Prairie View A&M at the forefront fighting against voter suppression Students are leading the fight in court along with NAACP Legal Defense and Education Fund attorneys

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HOUSTON – With the Nov. 3 presidential election rapidly approaching, Prairie View A&M University students, who for decades have opposed Waller County, Texas, voter suppression efforts, were in court this month alleging county officials’ early-voting schedule violated the U.S. Constitution and the Voting Rights Act.

Prairie View A&M students and alumni, who included Jayla Allen, Damon Johnson and Treasure Smith, sued Waller County in 2018, alleging it violated their civil rights. The federal lawsuit alleged the county was making it easier for “non-Black” and “non-student voters” to have better access to early voting sites than Prairie View A&M students.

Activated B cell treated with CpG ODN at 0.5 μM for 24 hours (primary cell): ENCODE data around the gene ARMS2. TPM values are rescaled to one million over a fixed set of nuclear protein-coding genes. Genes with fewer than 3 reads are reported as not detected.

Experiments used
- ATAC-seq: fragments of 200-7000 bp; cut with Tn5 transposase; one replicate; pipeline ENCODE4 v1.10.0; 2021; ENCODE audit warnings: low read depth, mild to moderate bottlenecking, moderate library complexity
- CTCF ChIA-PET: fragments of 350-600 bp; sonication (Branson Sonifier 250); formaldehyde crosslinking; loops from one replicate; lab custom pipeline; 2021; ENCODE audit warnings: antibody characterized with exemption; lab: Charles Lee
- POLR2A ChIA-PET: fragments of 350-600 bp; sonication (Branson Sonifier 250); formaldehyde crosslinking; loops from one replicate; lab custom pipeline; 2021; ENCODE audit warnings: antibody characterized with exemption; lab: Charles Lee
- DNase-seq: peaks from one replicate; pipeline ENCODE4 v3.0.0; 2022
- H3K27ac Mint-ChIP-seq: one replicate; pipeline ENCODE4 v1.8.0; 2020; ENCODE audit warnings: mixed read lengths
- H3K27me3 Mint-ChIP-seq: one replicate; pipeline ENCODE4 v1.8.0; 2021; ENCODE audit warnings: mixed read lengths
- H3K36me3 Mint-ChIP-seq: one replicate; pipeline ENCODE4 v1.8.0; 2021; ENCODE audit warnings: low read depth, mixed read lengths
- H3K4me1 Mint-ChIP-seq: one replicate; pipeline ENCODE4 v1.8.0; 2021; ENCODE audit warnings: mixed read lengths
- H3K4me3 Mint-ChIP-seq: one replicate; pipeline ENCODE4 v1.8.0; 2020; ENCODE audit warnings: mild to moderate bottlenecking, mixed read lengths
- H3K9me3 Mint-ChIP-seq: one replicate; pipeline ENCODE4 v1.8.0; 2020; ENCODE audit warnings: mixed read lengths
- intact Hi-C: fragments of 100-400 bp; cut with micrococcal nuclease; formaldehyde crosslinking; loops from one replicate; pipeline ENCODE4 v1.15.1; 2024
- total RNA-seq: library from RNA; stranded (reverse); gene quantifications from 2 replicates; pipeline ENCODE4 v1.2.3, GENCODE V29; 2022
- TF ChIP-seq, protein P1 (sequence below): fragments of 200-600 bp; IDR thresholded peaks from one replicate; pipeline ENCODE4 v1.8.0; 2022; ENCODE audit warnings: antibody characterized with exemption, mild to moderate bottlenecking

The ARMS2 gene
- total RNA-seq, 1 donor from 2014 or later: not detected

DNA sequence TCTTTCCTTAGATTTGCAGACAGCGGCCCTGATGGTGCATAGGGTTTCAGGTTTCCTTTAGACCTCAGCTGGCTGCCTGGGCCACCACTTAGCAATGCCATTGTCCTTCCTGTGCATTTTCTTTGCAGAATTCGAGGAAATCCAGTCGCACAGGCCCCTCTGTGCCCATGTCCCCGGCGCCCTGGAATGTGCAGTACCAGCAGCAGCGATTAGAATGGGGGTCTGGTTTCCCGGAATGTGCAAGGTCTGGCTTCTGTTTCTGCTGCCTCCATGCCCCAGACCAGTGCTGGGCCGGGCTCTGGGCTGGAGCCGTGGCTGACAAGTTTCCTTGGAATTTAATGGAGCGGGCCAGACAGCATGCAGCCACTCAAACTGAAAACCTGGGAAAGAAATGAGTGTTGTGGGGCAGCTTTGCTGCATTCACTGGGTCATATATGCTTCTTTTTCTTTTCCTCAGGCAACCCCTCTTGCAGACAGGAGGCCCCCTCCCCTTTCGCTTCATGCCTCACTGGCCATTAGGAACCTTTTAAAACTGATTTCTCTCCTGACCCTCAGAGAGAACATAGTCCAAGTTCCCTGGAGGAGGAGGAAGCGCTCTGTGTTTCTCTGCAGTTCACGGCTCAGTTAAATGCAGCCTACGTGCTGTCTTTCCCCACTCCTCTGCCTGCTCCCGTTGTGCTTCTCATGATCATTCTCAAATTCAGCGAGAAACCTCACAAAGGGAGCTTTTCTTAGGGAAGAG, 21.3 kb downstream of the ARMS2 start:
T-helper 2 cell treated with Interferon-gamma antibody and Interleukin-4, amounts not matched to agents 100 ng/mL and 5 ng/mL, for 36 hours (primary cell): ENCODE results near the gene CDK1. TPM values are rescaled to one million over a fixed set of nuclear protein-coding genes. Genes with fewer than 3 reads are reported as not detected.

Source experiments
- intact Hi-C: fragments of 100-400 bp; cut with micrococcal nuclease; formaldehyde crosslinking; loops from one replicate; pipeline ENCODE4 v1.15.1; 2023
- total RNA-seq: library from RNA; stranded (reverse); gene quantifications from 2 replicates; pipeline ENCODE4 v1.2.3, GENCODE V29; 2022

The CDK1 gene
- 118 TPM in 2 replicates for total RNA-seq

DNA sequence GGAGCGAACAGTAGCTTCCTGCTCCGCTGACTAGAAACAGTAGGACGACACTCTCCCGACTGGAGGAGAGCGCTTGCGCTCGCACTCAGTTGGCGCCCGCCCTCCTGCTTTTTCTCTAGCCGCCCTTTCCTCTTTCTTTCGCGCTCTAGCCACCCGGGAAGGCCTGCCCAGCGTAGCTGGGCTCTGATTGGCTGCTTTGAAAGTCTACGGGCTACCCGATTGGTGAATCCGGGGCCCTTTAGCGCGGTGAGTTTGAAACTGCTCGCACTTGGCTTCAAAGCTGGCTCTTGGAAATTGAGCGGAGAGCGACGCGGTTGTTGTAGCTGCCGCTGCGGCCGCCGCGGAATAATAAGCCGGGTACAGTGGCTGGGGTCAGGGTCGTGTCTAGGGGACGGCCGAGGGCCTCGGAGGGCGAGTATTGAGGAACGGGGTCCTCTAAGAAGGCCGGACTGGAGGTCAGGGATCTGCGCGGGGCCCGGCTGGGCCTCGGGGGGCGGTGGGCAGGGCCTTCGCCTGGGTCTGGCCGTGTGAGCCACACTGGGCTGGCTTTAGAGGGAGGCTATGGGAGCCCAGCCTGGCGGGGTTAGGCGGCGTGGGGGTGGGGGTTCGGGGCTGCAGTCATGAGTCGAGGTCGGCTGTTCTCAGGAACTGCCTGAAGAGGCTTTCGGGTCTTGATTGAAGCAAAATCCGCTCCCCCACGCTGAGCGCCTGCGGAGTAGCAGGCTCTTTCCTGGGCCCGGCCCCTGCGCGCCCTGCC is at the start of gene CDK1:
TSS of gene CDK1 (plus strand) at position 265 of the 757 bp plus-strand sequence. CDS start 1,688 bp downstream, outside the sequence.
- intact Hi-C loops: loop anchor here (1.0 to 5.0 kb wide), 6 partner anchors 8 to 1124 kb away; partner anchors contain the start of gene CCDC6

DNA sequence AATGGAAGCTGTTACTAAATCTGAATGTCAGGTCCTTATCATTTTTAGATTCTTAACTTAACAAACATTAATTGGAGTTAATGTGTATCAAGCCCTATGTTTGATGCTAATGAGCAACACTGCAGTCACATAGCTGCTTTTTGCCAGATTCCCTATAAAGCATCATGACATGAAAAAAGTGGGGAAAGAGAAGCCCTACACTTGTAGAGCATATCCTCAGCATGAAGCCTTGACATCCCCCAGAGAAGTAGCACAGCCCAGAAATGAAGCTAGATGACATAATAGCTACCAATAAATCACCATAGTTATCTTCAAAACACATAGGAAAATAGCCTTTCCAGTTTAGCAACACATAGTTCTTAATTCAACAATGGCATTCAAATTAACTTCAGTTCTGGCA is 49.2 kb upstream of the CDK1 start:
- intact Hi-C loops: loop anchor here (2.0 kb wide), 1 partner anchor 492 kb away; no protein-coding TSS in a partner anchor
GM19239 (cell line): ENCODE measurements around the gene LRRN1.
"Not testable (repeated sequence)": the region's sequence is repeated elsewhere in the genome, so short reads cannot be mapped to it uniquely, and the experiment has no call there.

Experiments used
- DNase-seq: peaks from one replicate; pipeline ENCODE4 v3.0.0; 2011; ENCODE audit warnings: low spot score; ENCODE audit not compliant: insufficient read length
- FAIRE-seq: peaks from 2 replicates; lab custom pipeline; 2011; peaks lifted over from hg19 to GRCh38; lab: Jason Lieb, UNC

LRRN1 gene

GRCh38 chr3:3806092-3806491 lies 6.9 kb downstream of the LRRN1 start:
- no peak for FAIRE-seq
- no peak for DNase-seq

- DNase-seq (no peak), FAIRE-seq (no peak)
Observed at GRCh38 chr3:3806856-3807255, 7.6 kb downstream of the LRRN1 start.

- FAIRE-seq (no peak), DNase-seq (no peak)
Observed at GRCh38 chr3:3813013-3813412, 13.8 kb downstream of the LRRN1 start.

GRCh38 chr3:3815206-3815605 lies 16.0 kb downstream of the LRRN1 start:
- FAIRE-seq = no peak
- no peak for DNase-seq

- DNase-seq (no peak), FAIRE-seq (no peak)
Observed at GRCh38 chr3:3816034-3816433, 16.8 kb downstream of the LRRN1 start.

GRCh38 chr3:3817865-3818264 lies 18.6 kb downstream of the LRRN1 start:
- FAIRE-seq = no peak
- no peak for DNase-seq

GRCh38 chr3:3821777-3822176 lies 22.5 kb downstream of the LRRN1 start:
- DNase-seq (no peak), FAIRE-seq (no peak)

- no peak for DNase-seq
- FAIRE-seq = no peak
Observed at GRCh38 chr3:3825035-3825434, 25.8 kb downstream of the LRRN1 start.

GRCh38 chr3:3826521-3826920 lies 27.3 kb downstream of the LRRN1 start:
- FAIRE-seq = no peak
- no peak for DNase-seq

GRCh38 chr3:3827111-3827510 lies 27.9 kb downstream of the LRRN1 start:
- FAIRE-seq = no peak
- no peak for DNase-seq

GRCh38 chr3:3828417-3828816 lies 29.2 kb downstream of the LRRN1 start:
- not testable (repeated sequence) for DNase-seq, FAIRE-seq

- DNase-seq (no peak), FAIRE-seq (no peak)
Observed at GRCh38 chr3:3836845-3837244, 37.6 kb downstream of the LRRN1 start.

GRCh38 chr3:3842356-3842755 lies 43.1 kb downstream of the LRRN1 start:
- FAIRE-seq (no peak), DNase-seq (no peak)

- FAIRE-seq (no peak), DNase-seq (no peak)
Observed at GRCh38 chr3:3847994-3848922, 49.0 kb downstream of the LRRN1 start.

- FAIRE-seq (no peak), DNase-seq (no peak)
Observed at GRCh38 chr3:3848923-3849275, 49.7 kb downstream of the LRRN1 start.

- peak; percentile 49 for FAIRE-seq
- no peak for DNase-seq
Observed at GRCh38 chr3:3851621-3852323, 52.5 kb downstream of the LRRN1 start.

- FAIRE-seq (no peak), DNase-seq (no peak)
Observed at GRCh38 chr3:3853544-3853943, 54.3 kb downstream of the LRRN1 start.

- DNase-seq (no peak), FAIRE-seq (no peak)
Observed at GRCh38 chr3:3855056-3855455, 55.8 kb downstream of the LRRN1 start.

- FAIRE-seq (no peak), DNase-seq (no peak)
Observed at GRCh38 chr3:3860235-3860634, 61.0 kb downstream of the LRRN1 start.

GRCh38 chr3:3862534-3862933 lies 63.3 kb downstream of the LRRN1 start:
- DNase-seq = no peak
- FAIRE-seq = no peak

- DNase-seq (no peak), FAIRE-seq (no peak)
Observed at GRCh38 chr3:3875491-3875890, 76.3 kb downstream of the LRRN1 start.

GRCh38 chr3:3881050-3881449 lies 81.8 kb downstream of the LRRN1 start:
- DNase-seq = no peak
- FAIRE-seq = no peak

Even after the NAACP Legal Defense and Education Fund (LDF) filed the federal lawsuit resulting in a trial, county officials chose not to increase on-campus early voting at Prairie View A&M for any elections, including the election Tuesday between President Donald Trump and Democrat Joe Biden that will greatly impact Black voters.

In essence, the number of voting days was split along racial lines: The city of Prairie View is about 80% Black, Waller County is about 70% white.


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